Scheuchl's team compared radar measurements from the European Space Agency's Sentinel-1 mission and data from the earlier ERS-1 and ERS-2 satellites to identify changes in each glacier's grounding line -- the boundary where it loses contact with bedrock and begins to float on the ocean.
The grounding line is important because nearly all glacier melting takes place on the underside of this floating portion, called the ice shelf. If a glacier loses mass from enhanced melting, it may start floating farther inland from its former grounding line, just as a boat stuck on a sandbar may be able to float again if a heavy cargo is removed. This is called grounding line retreat.
UCI and NASA researchers found that the Smith Glacier's grounding line had retreated 1.24 miles (2 kilometers) per year since 1996. The Pope Glacier's grounding line receded more slowly, at 0.31 miles (0.5 kilometers) annually since 1996. And the Kohler Glacier's grounding line, which had gradually retreated, actually readvanced 1.24 miles (2 kilometers) since 2011.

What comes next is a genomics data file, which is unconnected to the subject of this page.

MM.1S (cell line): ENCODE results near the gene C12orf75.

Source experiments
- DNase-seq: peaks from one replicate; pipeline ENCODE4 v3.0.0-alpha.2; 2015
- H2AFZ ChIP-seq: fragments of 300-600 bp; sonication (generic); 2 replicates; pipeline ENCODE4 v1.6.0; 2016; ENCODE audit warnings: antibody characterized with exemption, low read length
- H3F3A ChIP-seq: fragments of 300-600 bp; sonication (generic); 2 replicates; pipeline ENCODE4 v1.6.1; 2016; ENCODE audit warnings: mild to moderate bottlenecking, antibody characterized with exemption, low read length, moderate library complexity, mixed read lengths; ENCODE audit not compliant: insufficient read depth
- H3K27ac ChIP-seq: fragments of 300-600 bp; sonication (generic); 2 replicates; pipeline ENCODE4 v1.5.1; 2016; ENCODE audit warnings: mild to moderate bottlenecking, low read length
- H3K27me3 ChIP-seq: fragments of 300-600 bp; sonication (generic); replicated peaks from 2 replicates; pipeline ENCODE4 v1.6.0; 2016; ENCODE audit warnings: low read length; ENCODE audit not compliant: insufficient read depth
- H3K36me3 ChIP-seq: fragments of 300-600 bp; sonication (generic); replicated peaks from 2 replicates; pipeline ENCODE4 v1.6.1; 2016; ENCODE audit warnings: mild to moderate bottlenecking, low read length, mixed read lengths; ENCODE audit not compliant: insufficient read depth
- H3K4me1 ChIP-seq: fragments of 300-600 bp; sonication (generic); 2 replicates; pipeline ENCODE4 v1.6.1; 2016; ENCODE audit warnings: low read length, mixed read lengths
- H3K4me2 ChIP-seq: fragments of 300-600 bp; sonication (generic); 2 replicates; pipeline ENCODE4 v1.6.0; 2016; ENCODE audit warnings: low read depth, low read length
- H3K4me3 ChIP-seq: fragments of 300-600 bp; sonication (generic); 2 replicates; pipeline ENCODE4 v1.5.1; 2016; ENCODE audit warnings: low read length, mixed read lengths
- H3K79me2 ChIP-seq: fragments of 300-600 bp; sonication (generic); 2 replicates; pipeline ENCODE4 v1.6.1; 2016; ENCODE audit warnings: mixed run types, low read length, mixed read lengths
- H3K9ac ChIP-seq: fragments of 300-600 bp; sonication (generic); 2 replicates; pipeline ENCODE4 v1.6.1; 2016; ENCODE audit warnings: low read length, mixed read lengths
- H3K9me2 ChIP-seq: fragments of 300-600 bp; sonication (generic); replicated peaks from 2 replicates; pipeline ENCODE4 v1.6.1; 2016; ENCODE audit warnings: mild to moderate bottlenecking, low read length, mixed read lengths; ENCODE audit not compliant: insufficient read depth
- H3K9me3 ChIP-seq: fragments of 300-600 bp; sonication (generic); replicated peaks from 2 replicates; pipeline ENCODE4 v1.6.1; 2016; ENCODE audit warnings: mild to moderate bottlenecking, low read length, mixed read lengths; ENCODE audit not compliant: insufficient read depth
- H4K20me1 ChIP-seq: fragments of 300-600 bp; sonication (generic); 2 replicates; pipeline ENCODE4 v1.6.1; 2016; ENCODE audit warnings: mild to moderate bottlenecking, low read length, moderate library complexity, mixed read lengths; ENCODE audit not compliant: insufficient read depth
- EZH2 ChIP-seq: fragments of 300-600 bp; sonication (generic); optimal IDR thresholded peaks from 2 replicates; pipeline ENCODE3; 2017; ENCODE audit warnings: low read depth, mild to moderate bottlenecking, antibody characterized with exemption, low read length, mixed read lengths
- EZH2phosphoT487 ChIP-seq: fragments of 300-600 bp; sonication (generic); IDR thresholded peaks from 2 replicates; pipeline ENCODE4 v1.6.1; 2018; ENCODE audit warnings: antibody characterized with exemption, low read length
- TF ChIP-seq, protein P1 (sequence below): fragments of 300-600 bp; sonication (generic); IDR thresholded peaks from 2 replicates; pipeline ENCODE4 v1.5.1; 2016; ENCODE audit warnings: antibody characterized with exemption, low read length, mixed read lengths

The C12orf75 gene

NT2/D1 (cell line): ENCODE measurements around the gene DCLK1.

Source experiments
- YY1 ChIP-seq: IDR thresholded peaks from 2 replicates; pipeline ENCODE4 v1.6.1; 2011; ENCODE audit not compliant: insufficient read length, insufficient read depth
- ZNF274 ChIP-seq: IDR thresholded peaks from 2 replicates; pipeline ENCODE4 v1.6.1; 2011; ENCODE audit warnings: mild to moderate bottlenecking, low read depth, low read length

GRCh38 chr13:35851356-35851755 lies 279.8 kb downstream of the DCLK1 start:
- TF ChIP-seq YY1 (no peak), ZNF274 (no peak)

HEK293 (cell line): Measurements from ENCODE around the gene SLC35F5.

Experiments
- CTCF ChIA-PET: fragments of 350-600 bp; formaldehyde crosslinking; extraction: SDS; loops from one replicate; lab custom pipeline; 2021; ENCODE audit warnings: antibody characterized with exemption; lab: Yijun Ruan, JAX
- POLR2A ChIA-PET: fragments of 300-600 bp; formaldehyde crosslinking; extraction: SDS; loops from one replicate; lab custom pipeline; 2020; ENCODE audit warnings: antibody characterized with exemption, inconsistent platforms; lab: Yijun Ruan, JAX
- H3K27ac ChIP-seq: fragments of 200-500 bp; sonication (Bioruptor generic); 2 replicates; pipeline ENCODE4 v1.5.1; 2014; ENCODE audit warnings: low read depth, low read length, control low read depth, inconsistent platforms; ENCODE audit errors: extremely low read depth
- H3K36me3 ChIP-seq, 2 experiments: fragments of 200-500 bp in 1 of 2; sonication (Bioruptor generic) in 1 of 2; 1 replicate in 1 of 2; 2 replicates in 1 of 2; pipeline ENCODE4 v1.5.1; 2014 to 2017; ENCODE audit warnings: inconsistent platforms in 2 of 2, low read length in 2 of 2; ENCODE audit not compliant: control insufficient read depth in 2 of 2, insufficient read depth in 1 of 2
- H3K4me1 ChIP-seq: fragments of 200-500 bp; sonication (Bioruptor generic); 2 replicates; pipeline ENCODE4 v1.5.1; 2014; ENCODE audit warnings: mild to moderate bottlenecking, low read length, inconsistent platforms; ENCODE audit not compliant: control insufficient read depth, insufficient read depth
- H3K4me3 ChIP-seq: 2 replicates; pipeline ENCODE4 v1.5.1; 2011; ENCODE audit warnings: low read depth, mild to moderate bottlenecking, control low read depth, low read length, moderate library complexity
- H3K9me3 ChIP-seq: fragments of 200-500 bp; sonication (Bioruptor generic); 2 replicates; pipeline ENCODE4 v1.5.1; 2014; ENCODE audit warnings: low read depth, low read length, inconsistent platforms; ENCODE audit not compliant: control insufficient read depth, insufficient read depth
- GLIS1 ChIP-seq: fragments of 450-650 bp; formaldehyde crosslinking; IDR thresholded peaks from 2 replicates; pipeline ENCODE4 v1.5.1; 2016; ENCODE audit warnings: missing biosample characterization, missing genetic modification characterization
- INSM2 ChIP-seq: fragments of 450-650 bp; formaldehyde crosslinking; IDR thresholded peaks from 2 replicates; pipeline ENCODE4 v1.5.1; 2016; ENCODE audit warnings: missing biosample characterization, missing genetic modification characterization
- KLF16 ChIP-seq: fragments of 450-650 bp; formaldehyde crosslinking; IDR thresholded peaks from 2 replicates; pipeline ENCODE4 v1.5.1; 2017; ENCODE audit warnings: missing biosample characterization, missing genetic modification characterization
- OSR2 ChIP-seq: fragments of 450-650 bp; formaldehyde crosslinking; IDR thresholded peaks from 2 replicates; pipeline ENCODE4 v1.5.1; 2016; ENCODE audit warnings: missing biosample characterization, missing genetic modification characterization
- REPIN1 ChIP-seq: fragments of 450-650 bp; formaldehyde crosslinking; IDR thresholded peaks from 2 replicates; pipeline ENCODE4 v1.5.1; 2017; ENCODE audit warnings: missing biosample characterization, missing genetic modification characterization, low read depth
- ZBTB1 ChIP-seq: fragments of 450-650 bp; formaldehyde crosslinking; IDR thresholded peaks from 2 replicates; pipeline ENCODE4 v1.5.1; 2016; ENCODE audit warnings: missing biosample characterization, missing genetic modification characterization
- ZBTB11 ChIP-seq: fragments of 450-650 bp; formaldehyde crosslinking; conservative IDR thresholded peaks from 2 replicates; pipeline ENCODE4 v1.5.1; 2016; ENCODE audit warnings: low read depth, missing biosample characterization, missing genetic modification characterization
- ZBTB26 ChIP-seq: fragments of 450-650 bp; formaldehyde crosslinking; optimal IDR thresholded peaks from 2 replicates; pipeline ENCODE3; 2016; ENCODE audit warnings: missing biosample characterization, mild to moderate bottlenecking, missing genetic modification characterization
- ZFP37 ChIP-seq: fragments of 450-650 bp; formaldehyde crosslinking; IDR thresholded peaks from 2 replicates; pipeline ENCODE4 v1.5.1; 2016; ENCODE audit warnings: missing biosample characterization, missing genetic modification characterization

Scheuchl credits the Sentinel-1 radar mission with changing the way scientists look at polar ice sheets. "It's a two-satellite constellation with funding for more than 20 years, and Europe is committing resources for regular ice sheet data acquisitions," he said. "Our work shows that the data collected is very well-suited for ice sheet science, and we can combine it with other satellite and airborne data sets to establish a more detailed record of these glaciers."